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MODEL TRAINS KEEP CHILDHOOD DREAMS ON TRACK: A new study offers a fascinating glimpse into the lives of two men who fell in love with model railroading as children and still revel in it 60 years later.

Ian, a 66-year-old businessman with three children and three grandchildren, lives in the mid-Atlantic region of the United States. Today, most of his leisure activities revolve around model trains.

Ted, a 68-year-old architect, is married with two children and three grandchildren. His love of model railways was spawned from a large train garden his father built him over six decades ago.

The men described spending hours, pouring over documents and studying photographs to create sophisticated historical depictions of specific railroads from the 1890s and the 1950s.

Their achievements include historical replications of the Rio Grande Southern Railroad.

Ted and Ian attend train shows and meets throughout the year. There, they operate their trains and share their expertise with budding enthusiasts and longtime hobbyists. Ian’s strength is in electronics and electrical wiring. Ted shines in woodworking construction.

Today, Ted’s two grandsons accompany him to train shows. "And it makes you feel good," he said, "because then it’s going to be a progression to the next generation coming along."

Regena Stevens-Ratchford reported details of her study online in Activities, Adaptation & Aging on June 18, 2014.

 

 

VIDEO GAMES SPICE UP LIFE: Forget the cup of cocoa and a gripping novel, octogenarian Doris Oram’s favourite bedtime ritual is playing video games on her Kindle Fire.

Oram, who lives in Bucklesham Grange in Ipswick (U.K.), has downloaded more than 20 games to the e-reader her daughter bought her as a gift.

The 84-year-old said she’s addicted to game-playing on her Kindle. "It’s a great activity in the evening when you might not have much to do. I find if I have a few minutes to spare and am feeling a bit bored it can help my mind stay sharp," she explains. "At night, I like to just pick it up and have a go."

Source: theguardian.com

 

 

RESIDENTIAL CARE HOMES LAUDED: The Demos review of residential care in the United Kingdom has called for new style housing for older and disabled adults to be incorporated into city shopping developments, alongside gyms, libraries, medical clinics, nurseries and universities to integrate generations.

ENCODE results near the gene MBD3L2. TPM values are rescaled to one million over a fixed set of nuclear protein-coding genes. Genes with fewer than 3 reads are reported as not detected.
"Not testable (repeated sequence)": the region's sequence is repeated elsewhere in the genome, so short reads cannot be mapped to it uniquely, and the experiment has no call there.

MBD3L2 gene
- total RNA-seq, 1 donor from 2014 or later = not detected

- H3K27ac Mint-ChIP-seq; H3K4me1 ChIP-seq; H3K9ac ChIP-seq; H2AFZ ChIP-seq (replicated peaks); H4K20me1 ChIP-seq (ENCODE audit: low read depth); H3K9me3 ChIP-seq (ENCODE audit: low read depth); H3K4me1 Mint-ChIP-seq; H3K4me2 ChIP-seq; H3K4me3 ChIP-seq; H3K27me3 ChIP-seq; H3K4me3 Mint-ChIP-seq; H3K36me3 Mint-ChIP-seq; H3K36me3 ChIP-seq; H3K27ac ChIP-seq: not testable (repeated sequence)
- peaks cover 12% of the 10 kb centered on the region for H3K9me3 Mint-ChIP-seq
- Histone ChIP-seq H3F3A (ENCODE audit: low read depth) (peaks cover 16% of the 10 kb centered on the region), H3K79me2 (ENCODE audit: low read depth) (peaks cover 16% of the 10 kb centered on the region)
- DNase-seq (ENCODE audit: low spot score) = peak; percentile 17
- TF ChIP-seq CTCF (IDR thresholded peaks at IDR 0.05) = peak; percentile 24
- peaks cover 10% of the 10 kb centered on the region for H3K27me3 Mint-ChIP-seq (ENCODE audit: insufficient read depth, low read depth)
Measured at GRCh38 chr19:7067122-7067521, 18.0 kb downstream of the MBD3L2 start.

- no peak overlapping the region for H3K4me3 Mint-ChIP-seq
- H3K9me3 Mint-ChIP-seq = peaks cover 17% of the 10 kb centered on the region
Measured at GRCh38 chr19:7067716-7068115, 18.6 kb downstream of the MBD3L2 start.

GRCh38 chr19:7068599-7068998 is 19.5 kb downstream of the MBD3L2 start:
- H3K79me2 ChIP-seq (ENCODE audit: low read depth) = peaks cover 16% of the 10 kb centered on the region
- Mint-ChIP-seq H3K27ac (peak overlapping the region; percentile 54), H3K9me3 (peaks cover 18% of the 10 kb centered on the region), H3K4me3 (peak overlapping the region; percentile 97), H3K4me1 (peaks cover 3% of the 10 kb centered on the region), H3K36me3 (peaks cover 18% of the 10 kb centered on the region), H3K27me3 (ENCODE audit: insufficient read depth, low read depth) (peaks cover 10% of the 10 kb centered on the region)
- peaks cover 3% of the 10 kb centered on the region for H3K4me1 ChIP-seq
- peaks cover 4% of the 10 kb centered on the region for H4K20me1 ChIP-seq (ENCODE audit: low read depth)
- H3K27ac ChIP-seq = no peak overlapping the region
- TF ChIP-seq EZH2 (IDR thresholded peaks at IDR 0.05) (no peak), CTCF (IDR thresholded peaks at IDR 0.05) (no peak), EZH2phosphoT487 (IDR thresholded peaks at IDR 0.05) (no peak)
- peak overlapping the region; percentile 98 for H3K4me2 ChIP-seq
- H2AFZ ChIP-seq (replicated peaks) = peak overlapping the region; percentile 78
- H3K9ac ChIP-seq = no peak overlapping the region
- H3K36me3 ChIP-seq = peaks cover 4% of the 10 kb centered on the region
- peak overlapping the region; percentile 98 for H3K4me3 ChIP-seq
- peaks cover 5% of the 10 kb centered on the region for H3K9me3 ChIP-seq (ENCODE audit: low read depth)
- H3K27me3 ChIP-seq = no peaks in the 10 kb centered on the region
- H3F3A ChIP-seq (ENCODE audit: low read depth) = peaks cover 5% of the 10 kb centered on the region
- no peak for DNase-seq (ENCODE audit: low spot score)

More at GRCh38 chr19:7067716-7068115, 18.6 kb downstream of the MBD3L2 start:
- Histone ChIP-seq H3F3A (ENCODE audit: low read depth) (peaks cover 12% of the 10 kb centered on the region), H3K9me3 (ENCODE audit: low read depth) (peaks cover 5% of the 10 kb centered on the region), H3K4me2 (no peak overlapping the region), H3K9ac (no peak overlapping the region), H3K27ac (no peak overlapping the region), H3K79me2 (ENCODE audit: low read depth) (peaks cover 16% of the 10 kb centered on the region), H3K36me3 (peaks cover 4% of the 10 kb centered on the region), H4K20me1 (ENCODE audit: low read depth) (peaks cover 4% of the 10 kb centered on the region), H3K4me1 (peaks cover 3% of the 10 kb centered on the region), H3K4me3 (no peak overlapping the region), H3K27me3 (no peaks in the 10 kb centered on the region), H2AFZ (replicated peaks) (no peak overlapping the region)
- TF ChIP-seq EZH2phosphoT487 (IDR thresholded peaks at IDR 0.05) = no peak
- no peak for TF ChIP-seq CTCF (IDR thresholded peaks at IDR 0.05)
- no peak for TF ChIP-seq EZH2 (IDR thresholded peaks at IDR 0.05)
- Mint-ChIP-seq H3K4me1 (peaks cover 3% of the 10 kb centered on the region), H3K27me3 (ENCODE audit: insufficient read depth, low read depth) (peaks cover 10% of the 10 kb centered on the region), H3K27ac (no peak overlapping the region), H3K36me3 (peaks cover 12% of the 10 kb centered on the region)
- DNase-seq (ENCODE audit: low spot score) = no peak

But significantly, the year-long commission also reported finding stellar examples of residential care around the world, including De Hogeweyk in the Netherlands and the Whiteley retirement village in Surrey, U.K.

In addition, the report singled out a new retirement community in a rural area of North Yorkshire (U.K.) that has become the hub of village life with a shop, post office, restaurant, hairdresser and a hall used for yoga classes and fairs.

 

 

THE MAYTREES: MEDITATION ON LIFE, NATURE AND LOVE: The Maytrees, a novel by Annie Dillard, follows Toby and Lou across their long lives as they marry, divorce and live together again.

Toby is a poet. Lou takes up painting. The couple live a bohemian life among artists and writers at the tip of Cape Cod after World War II. Their lives are nourished by books, the sea, the turning of the seasons and the miracle that is their son, Pete.

After 14 years, the relationship comes to an abrupt end. Just as unexpectedly, it picks up again 20 years later.

This poetic narrative is about the search for what is essential in life and how we view life over the long stretch of a lifetime. Dillard’s prose is profoundly imaginative, weaving scenes of old age of rare beauty and insight. (Editor’s note: This item first appeared in the November/December 2012 issue of AHB).